Week 12 Audit of Atlanta Falcons Offensive Line

September 23, 2012; San Diego, CA, USA; Atlanta Falcons offensive tackle Sam Baker (72) before a game against the San Diego Chargers at Qualcomm Stadium. Mandatory Credit: Christopher Hanewinckel-US PRESSWIRE

It’s time to take a look back at the previous games performance, and how well/poorly the offensive line may have played.  Here are my thoughts on the Falcons offensive line play against the Tampa Bay Buccaneers.

Pass protection was absolutely outstanding against the Bucs. It’s the one area where there can’t be any criticism whatsoever. The one sack that Matt Ryan had was far from the fault of the offensive line. For whatever reason, neither Matt Ryan nor the offensive line realized defensive back E.J. Biggers was going to blitz off the right side of the line, and he came in untouched and had a strip-sack of Ryan. The quarterback never saw him coming. It wasn’t like Clabo whiffed on the block; nobody was assigned to pick up Biggers. That has to be on Ryan, as he’s the one who has to realize where to slide the protection. But that was the only sack, and only hit on Ryan all day long. He was very well protected in the pocket, was afforded time to step up and deliver passes, and was rarely under any sort of duress when throwing. The only bad thing he did all day was throw an interception, and that’s completely on him. The offensive line really couldn’t have done a better job in pass protection. Perhaps it was because of Tampa’s 32nd ranked pass defense, but regardless, nobody touched Ryan other than that one play.

The one area where it struggled was in the run game. And they didn’t struggle in every aspect of the run game, but they struggled in opening holes for the running back between the tackles. I wrote about this earlier in the week, so as to not insult your intelligence, I’ll summarize what my other article said.

The Falcons interior offensive line, for whatever reason, aren’t opening holes, and whatever small holes they do open, the backs are unable to hit them. This is highlighted when Michael Turner is in the backfield, but it’s true when nearly every single back is lined up in the backfield. The job of interior offensive linemen is to overwhelm the defensive players in front of them or those that they are assigned to block. Left guard Justin Blalock has done a pretty good job of this all season long, and he’s a real strength in that interior line. But center Todd McClure (who is older than the hills and still playing at a high level) and right guard Peter Konz haven’t exactly been overwhelming the competition the way they need to to be successful. As a matter of fact, these two have actually been routinely getting overwhelmed and pushed around by defensive players when trying to run block. For whatever reason, they are unable to quickly put a block on the defender and/or maintain that block. As a result, they have given up penetration in the backfield that surrenders a run for no-gain or a loss, or they haven’t stayed on the block and allowed defenders to get back into the play. Either way, the interior offensive line isn’t getting the job done, and that has to change, because it’s making the run game very predictable. And when that is predictable, it can be defeated, making the entire offense one-dimensional, and much more easily defeated.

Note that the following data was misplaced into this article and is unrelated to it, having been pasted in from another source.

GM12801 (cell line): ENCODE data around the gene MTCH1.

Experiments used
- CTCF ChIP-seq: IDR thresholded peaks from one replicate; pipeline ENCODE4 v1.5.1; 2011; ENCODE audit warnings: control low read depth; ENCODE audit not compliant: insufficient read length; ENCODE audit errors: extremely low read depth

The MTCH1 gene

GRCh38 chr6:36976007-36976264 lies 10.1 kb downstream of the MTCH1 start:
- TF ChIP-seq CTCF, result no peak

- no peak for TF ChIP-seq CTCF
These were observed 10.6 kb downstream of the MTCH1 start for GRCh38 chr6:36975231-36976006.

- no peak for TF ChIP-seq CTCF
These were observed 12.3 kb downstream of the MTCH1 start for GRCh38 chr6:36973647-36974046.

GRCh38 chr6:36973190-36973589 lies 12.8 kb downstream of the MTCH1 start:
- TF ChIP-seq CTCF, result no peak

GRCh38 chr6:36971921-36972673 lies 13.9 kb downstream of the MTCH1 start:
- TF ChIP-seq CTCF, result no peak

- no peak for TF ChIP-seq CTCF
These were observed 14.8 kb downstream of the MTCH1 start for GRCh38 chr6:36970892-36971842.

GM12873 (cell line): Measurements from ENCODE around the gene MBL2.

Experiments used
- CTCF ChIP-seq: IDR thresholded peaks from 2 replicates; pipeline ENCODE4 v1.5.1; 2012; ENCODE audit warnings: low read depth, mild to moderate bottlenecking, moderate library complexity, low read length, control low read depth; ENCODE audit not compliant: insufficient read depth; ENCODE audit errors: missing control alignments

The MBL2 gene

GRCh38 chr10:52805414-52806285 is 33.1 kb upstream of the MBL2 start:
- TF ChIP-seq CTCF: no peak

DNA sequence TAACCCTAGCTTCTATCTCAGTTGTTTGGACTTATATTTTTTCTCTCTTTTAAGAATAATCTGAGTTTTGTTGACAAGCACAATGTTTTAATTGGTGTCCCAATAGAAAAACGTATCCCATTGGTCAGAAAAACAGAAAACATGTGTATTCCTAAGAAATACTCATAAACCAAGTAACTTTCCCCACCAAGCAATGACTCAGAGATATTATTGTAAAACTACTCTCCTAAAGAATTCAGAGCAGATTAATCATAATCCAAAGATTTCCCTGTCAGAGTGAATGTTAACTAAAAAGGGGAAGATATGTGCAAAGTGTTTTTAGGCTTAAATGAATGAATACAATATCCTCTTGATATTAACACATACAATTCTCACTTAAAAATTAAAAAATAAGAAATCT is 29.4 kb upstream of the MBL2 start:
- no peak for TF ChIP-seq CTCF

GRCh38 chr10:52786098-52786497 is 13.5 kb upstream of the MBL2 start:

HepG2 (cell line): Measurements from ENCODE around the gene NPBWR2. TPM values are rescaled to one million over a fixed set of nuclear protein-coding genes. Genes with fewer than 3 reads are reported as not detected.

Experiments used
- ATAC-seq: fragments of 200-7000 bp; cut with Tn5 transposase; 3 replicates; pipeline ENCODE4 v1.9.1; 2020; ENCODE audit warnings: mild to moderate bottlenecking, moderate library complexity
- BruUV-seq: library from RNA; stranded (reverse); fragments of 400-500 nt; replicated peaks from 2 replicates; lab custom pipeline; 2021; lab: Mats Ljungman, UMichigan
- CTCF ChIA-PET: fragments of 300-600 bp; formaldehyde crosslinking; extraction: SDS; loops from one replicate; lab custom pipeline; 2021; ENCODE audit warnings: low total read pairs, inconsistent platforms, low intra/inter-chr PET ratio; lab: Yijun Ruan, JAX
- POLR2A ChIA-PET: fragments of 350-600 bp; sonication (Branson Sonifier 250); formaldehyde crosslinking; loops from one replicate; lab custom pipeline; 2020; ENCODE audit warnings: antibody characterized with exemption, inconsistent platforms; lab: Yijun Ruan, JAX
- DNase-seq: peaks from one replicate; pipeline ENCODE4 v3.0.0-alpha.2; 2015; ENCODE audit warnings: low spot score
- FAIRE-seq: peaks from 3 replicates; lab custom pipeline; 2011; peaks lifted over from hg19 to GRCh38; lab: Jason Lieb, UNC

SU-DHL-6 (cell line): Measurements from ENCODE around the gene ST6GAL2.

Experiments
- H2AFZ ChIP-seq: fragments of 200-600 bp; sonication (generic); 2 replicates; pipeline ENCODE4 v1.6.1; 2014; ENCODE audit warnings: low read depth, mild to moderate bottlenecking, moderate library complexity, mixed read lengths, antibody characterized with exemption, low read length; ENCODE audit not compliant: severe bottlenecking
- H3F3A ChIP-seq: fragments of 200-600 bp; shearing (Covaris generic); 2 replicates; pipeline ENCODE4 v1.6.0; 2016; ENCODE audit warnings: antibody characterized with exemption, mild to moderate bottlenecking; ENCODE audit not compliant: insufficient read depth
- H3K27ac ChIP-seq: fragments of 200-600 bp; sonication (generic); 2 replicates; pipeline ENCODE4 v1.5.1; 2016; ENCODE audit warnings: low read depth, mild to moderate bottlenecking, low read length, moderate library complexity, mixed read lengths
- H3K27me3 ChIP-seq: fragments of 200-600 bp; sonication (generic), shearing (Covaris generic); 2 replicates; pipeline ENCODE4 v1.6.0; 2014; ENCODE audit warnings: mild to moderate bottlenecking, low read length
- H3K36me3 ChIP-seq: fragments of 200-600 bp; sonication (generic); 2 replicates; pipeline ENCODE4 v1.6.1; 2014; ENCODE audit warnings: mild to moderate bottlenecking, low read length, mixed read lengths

One thing I did notice against Tampa was the outstanding play of offensive tackles Tyson Clabo and Sam Baker getting blocks on the perimeter and getting a seal on the defense to open running lanes to the outside. Sam Baker cleared a nice alley for Michael Turner on his touchdown run, and it was nice to see that out of him because Baker hasn’t been hailed as a very physical run blocker. That was an outstanding play by him. You can also see the play of both Baker as well as Clabo on the first series of the game when Turner and Jacquizz Rodgers had many solid gains on outside runs, as well as Clabo’s perfectly executed cut-blocking to take defenders out of the play. Really good physical, consistent play out of the tackles, two linemen who really have to have that consistency week in and week out.

In short, the Falcons interior line has to play tougher as far as run blocking, and continue to be stout in pass protection. Also, Ryan and his line have to be on the same page on every snap in pass protection, because the Falcons can ill afford un-seen blitzers to smack the quarterback the way that Biggers did Ryan.

Topics: Atlanta Falcons

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